Tuesday, July 23, 2019

Review of An Infinite Summer by Christopher Priest

Prolific’ is not a word to describe Christopher Priest. Taking his time with each creation, some stories or novels appear one after another, while at other periods, there can be gaps of years or even a decade between published works. An artist, the muse must, apparently, be at work. Bringing together five stories from the late 70s, An Infinite Summer (1979), the muse was, apparently, at work.

The five stories can essentially be split into two parts. Both examinations of the same idea (love through the lens of time), the first part are the title story and “Palely Loitering”. One capturing the idea with far more maturity and gravitas than the other, “Palely Loitering”, as the title indirectly suggests, is the mediocre of the two. About a boy who goes to a time-flux park with his family, he accidentally launches himself into the future where he meets himself, and is introduced to a young lady and told not to forget her before being sent back to his family. Nominated for a Hugo (undoubtedly due to the simplicity of the time hopping idea), the story has a lot of trouble bearing the weight of its theme given the lightness with which the emotions at stake are presented and the distraction of the time travel mechanic. “The Infinite Summer”, however, handles the idea with far more aplomb. Invoking in the reader the desired weight of theme it intended, it tells of a man travels ahead in time to witness the bombing of London by Germany in WWII. Emphasis shifted from the time travel mechanic toward the tableauxs the man is witness to, not to mention the role his personal life plays in his understanding of them, Priest is able to capture that unidentifiable something that tugs at the heart strings without being cheap.

The other part of the content in An Infinite Summer is material that would later be re-collected in Dream Archipelago: “Whores”, “Whores”, and “The Watched”. A horror take on a Hemingway-style story, “Whores” tells of a man convalescing in a village destroyed by war. Looking for a woman he formerly knew who had to resort to selling her body to survive, he moves among the brothels to find her. What he finds tears at him, literally and figuratively. In what is likely the most transcendent story in the collection, “The Negation” tells of a young conscript sent to guard a distant, mountainous border against the enemy. The freezing, snowy village where he barracks is not entirely disconnected, however. The ruling power, in an effort to offset its oppression with effusiveness, has commissioned a well-known writer to travel to the village and write a patriotic story. Said author having penned the young man’s favorite novel, The Affirmation, he is ecstatic to meet her before she arrives but nervous when actually standing face to face. The two having a good conversation, but the realities of war, nevertheless, interfere. In one of the rare moments Priest plays with intertextuality, The Affirmation is, of course, the next novel Priest himself would publish, resulting in an a fictional situation being bolstered by its metafictional reality.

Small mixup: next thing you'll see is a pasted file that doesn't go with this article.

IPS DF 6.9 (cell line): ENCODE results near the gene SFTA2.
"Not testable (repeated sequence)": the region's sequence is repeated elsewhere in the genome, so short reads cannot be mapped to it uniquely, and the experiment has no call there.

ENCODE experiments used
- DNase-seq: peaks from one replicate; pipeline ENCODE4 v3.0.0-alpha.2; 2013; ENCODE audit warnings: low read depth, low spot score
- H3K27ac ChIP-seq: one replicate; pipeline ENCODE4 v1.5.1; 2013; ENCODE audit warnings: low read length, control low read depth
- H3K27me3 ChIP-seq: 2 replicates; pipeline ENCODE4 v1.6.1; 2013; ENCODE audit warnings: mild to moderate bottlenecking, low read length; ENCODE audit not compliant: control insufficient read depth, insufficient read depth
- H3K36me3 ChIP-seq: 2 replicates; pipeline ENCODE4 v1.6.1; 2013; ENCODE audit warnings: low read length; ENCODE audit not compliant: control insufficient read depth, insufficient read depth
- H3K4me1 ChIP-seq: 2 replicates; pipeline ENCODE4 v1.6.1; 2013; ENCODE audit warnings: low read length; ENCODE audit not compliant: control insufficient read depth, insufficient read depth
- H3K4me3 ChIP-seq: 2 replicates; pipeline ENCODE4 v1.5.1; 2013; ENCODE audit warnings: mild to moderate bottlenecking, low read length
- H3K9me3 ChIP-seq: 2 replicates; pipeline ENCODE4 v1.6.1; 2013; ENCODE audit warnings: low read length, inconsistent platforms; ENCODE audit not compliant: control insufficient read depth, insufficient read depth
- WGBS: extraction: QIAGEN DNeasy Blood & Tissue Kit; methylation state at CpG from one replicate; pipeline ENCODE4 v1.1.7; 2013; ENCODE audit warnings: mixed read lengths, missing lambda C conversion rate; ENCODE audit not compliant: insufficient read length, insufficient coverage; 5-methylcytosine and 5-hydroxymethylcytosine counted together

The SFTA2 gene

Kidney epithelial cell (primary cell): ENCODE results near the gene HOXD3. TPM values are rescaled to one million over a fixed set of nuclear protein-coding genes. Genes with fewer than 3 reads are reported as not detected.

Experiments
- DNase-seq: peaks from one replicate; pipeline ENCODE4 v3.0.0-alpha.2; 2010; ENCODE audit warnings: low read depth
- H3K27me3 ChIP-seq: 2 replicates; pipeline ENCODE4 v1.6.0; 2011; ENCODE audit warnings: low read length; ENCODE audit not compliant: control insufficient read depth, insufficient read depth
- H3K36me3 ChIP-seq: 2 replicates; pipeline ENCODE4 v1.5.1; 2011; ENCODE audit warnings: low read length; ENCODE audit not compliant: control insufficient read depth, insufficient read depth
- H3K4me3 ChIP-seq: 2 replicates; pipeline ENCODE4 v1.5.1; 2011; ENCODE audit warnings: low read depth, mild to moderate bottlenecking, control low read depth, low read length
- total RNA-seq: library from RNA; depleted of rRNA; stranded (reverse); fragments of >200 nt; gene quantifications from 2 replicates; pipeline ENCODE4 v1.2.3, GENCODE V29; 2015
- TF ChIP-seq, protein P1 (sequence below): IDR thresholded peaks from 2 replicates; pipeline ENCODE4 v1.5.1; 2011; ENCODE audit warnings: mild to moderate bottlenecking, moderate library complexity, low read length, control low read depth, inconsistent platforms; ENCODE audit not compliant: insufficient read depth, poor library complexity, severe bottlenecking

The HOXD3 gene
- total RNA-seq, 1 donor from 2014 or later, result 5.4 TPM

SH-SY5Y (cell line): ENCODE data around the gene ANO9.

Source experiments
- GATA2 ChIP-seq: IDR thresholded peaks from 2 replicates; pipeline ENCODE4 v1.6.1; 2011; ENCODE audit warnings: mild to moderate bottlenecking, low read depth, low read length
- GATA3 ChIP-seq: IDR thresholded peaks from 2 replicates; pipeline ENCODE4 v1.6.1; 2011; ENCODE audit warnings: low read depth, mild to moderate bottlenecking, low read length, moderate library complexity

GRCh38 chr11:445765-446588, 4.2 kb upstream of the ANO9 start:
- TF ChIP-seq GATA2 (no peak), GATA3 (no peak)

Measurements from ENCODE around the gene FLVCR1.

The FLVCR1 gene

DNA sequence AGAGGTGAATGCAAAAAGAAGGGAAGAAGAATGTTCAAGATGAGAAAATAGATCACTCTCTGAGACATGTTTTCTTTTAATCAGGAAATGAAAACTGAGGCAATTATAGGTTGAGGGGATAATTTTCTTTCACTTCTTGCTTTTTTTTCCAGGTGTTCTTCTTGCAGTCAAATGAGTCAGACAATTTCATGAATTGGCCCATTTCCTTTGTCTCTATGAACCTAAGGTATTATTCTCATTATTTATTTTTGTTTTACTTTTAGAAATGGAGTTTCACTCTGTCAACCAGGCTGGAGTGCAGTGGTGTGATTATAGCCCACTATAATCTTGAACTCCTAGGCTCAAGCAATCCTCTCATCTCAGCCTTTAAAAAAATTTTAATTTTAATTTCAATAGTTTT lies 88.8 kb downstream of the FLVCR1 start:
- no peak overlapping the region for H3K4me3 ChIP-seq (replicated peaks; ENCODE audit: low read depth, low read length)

Closing the collection in intriguing fashion is “The Watched.” About the inventor of a tiny-tiny camera he calls a ‘scyntylla’, things go smoothly until production of the small cameras becomes ubiquitous, meaning they are everywhere and into everything. People hiding them to spy on others, the man chooses to quit his life and move to a remote island and there do something more interesting: study the local natives. Observing them from afar, he takes notes, all the while vacuuming his home each day to remove the scyntyllas that build up. A strange occurrence happening one day, it leads to the question: who is watching who? An oddly prescient story given the growing presence security cameras and monitoring have in the Western world, it’s fair to say Priest touches upon the aspect of humanity that dreads constant observation in literary, abstract manner.

In the end, An Infinite Summer is a subtly superb collection of short stories, save “Palely Loitering”. Each story thought through and presented in a light that shines on underlying human concerns, Priest proves fiction is an art, even at short length. The only real drawback to the collection is that if you have already read 1999’s Dream Archipelago, then the only new material you are getting here is the title story (a story which, ironically, is considered part of the Dream Archipelago but for whatever reason did not find its way into that collection) and “Palely Loitering”. Beyond that, this is among the best of the 70s in terms of short speculative fiction; “An Infinite Summer”, “The Negation”, and “The Watched” truly stand-out.

The following are the five stories collected in An Infinite Summer:

An Infinite Summer
Palely Loitering
The Negation
The Watched

No comments:

Post a Comment